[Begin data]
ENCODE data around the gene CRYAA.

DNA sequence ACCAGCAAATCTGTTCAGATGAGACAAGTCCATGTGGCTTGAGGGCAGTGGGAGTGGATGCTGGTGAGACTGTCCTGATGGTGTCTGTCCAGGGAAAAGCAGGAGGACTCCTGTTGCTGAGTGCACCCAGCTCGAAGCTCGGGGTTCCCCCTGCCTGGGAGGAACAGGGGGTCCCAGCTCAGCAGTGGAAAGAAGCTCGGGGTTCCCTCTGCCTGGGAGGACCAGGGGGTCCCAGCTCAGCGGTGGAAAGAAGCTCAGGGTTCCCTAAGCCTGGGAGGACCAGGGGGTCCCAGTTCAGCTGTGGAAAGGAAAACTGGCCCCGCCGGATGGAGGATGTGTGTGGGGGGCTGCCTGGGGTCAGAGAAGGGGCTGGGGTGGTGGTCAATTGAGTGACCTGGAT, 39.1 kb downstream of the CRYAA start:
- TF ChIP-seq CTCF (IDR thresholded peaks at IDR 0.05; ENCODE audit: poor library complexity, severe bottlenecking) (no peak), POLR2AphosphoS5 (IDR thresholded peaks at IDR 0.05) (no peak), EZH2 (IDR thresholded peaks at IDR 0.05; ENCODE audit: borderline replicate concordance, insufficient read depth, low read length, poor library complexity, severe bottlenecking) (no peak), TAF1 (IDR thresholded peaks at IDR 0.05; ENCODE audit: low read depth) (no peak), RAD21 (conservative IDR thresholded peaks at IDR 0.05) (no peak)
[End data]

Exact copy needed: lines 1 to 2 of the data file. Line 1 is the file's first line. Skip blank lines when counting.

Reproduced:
ENCODE data around the gene CRYAA.

DNA sequence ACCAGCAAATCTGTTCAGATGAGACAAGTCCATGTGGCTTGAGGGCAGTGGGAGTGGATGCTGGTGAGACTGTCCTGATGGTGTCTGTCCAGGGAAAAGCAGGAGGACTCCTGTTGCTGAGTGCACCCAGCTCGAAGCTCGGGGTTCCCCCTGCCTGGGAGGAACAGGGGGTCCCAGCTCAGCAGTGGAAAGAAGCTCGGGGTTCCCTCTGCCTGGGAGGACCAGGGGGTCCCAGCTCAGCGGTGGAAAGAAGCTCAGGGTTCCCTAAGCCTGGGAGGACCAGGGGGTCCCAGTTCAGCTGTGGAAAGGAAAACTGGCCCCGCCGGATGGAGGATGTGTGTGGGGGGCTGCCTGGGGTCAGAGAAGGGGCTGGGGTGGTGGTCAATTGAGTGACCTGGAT, 39.1 kb downstream of the CRYAA start: